Last of the Monster Kids

Last of the Monster Kids
"LAST OF THE MONSTER KIDS" - Available Now on the Amazon Kindle Marketplace!

Tuesday, May 1, 2018


I always had a complicated relationship with my father. A would-be survivalist, who liked guns and fishing, couldn't relate much to an awkward dweeb like me, who liked comic books and monsters. However, we occasionally bonded over movies. As long as they were, in his words, the “right movies.” One of my Dad's favorite genres was the disaster epic, especially the ones from the seventies. During my long weekends at his place, we'd frequently watch films like that.

So, I've always had an odd fondness for the disaster movie genre. With summer movie season upon, the time of year once dominated by films like this, I decided now was the time to devote an entire month of reviews to this type of film. I'll be watching 31 films and going through as many of the odd mutations it went through over the years as possible. Hold onto your butts and watch out, we've got lots of mayhem and chaos in front of us.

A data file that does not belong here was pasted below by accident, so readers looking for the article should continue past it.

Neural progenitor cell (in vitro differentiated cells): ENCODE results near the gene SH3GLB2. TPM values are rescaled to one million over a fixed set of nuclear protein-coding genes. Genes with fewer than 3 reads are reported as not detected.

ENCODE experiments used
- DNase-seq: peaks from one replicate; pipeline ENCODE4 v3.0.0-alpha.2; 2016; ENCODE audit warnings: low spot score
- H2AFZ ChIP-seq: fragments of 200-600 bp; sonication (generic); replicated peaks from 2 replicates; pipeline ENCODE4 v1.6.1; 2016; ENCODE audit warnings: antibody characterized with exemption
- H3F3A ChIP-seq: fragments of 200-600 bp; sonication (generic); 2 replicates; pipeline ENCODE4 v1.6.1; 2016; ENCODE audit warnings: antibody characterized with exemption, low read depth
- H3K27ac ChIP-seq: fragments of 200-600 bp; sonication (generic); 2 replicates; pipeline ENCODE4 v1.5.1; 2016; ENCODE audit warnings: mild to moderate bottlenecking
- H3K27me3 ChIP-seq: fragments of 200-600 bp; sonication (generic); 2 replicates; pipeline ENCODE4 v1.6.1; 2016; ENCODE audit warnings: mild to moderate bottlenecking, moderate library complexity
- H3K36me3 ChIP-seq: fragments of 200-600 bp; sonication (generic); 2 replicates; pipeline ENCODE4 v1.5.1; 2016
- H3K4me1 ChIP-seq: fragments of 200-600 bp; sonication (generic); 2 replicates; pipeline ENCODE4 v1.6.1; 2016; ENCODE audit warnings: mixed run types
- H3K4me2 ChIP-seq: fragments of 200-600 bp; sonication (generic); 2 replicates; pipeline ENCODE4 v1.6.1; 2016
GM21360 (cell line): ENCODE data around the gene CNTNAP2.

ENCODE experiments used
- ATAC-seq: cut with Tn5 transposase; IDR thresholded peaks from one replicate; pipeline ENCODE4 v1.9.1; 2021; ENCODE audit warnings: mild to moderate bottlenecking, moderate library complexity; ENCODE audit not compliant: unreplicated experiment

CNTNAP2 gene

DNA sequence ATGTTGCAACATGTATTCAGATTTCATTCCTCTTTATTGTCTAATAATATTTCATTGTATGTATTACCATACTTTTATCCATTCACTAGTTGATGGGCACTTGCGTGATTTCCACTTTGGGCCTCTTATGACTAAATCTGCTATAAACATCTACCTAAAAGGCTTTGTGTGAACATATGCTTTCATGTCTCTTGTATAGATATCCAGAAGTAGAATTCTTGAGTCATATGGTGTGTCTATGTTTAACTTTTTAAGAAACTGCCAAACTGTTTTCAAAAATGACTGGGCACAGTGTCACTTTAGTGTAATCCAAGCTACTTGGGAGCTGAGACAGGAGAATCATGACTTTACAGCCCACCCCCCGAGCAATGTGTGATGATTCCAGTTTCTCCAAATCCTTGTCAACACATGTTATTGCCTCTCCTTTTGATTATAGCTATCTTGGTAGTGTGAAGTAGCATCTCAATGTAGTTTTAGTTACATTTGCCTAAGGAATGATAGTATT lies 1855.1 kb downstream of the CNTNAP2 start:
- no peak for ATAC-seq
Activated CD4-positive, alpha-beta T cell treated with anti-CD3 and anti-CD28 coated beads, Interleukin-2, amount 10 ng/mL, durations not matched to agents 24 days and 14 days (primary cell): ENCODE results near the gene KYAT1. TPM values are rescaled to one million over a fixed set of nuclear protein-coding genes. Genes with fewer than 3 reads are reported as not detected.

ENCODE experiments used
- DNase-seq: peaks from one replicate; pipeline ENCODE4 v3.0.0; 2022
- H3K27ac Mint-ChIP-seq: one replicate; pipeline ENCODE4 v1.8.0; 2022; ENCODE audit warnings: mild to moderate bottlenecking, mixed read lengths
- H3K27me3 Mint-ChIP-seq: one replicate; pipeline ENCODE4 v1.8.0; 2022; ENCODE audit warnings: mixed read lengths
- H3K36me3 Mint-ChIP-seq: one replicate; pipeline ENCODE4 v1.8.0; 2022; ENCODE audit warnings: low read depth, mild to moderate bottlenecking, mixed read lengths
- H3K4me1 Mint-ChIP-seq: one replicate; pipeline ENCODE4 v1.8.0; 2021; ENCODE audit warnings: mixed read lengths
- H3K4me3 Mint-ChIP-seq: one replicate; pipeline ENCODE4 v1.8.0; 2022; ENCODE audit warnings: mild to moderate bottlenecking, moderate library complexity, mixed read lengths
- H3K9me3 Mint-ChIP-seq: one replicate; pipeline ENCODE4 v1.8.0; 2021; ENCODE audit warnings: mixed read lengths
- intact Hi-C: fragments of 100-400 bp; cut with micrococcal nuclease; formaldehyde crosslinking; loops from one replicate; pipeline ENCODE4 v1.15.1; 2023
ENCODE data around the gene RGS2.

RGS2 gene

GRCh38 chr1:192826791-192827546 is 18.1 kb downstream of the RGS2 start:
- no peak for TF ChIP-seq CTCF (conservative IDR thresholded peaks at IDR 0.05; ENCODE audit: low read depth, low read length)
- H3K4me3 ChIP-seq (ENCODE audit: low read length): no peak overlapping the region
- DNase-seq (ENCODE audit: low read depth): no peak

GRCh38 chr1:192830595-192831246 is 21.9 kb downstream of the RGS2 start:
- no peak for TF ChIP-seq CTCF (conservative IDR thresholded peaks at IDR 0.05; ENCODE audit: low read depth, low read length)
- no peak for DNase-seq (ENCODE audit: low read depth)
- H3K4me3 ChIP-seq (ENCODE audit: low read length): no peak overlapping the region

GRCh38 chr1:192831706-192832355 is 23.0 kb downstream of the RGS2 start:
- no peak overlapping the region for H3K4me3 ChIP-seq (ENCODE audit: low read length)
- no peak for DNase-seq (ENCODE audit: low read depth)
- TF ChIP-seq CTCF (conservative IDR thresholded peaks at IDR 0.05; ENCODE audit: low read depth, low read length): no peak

We associated the genre with the seventies or mid-nineties but it turns out the disaster movie is nearly as old as cinema itself. Silent movie audiences thrilled to special effects extravaganzas like 1916's “The End of the World,” a Dutch film about a passing comet causing global calamity, and 1913's “The Last Days of Pompeii,” the first of several Italian films depicting Pompeii's destruction by volcanic eruption. As far as I can tell, the first proper American disaster movie, disregarding melodrama crossbreeds like 1928's “Noah's Ark,” is 1933's “Deluge.” The film predates many of the genre's cliches, depicting national landmarks being destroyed by massive natural disasters. The film has been pegged as a likely inspiration for later masters of disaster like Irwin Allen and Roland Emmerich.